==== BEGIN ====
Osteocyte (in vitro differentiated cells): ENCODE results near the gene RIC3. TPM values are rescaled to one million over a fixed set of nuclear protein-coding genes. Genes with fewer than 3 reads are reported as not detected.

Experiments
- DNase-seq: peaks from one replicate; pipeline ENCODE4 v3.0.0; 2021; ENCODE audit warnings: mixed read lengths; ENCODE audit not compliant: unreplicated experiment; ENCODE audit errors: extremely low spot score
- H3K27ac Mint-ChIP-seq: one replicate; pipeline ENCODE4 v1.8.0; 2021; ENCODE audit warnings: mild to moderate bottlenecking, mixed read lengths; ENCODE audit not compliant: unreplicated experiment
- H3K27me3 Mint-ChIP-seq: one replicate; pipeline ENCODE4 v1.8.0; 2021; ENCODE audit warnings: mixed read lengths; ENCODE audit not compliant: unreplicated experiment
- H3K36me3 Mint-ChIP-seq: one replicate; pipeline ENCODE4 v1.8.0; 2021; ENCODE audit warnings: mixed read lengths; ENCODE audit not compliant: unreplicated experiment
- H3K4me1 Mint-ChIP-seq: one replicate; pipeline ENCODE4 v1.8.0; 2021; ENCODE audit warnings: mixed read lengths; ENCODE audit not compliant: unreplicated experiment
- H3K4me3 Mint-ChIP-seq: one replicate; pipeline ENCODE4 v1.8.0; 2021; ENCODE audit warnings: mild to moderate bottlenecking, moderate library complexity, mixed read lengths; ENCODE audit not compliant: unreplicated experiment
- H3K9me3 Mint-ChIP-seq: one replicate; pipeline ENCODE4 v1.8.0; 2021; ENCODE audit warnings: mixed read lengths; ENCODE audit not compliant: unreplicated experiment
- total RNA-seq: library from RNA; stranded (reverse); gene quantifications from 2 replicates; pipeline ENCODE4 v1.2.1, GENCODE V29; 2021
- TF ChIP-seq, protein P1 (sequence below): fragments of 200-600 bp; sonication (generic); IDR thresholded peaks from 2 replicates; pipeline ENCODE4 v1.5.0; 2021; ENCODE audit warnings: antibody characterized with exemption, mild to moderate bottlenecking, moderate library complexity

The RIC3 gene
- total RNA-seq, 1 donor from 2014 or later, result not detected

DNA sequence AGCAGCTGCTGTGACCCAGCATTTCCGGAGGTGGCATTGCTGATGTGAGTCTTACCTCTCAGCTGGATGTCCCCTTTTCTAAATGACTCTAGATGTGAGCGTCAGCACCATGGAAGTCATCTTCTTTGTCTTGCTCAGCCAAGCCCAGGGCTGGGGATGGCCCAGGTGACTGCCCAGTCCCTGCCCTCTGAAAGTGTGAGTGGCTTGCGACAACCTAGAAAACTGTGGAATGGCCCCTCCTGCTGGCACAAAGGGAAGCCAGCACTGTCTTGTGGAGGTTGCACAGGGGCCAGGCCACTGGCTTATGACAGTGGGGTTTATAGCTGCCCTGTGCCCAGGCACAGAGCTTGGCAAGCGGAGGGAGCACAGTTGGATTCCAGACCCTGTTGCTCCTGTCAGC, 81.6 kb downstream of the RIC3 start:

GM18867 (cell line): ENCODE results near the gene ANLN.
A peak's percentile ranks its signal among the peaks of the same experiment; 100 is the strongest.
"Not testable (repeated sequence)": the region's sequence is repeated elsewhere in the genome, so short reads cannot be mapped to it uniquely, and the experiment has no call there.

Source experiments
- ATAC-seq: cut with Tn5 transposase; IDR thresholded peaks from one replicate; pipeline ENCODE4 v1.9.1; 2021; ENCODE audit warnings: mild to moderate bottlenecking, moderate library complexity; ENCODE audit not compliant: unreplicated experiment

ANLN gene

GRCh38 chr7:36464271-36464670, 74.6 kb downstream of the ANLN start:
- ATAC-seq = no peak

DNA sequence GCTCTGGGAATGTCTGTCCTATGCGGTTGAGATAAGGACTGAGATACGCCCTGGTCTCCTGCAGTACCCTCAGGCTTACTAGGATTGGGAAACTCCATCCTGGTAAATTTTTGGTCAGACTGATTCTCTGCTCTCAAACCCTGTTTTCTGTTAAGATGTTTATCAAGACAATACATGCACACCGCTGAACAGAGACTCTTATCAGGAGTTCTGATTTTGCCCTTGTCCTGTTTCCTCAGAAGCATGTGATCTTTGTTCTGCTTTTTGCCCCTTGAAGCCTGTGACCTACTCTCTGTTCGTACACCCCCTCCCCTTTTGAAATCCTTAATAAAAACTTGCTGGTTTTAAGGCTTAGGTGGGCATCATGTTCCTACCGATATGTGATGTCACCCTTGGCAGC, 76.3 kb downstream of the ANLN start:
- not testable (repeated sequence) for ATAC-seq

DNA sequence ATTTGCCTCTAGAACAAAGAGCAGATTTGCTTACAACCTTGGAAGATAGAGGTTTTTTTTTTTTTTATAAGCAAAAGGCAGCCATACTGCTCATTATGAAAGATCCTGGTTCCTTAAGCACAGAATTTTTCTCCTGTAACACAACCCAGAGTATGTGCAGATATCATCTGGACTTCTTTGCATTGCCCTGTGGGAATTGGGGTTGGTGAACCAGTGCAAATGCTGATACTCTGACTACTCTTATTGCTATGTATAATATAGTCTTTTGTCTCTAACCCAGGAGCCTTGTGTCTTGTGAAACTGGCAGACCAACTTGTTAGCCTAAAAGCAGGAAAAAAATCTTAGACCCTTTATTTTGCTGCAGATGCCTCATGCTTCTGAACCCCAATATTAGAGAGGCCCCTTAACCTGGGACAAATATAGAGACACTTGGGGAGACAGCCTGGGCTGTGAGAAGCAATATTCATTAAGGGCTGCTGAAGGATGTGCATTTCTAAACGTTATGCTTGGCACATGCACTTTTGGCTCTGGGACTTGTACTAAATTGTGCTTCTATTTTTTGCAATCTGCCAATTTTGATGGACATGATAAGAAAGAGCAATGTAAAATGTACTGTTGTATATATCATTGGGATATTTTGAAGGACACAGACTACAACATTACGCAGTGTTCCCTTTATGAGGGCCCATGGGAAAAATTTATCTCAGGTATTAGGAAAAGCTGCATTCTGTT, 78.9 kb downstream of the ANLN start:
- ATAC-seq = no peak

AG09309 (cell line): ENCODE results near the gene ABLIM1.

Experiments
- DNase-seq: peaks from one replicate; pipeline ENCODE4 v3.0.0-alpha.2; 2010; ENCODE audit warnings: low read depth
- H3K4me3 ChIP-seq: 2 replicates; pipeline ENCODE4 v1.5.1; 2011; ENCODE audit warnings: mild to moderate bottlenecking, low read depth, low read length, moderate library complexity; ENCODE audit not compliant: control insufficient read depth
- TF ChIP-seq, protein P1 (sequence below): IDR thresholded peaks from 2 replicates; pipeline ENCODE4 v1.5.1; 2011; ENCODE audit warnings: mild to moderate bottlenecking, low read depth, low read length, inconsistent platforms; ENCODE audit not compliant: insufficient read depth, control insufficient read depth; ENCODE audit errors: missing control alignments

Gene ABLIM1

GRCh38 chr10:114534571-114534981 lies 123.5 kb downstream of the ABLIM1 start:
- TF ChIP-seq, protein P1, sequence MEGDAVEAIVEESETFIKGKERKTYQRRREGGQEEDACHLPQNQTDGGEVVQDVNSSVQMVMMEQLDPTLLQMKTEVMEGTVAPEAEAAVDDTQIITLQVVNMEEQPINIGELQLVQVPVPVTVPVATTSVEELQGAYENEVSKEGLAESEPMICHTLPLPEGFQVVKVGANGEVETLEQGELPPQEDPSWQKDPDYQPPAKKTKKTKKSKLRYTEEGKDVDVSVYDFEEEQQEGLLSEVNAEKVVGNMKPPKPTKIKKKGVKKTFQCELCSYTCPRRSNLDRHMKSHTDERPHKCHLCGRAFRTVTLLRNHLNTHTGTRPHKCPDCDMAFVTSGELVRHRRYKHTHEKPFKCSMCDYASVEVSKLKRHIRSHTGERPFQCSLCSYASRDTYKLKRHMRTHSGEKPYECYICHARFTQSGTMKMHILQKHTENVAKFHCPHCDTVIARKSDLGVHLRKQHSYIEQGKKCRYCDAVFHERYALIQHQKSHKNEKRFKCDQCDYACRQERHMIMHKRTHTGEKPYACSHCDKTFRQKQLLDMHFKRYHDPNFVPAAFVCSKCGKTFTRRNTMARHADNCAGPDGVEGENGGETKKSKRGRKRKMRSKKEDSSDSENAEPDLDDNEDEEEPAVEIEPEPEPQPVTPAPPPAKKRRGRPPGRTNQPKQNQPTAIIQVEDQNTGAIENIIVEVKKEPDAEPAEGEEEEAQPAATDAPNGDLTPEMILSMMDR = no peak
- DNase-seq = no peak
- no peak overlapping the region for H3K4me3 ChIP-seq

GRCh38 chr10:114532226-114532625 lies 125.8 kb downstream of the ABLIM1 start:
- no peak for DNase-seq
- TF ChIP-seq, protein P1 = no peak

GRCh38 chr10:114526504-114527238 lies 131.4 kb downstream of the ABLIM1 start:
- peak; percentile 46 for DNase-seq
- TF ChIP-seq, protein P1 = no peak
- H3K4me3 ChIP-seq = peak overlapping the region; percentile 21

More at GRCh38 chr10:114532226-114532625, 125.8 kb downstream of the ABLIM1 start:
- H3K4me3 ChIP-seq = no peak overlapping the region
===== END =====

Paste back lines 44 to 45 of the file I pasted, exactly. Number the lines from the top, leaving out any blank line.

More at GRCh38 chr10:114532226-114532625, 125.8 kb downstream of the ABLIM1 start:
- H3K4me3 ChIP-seq = no peak overlapping the region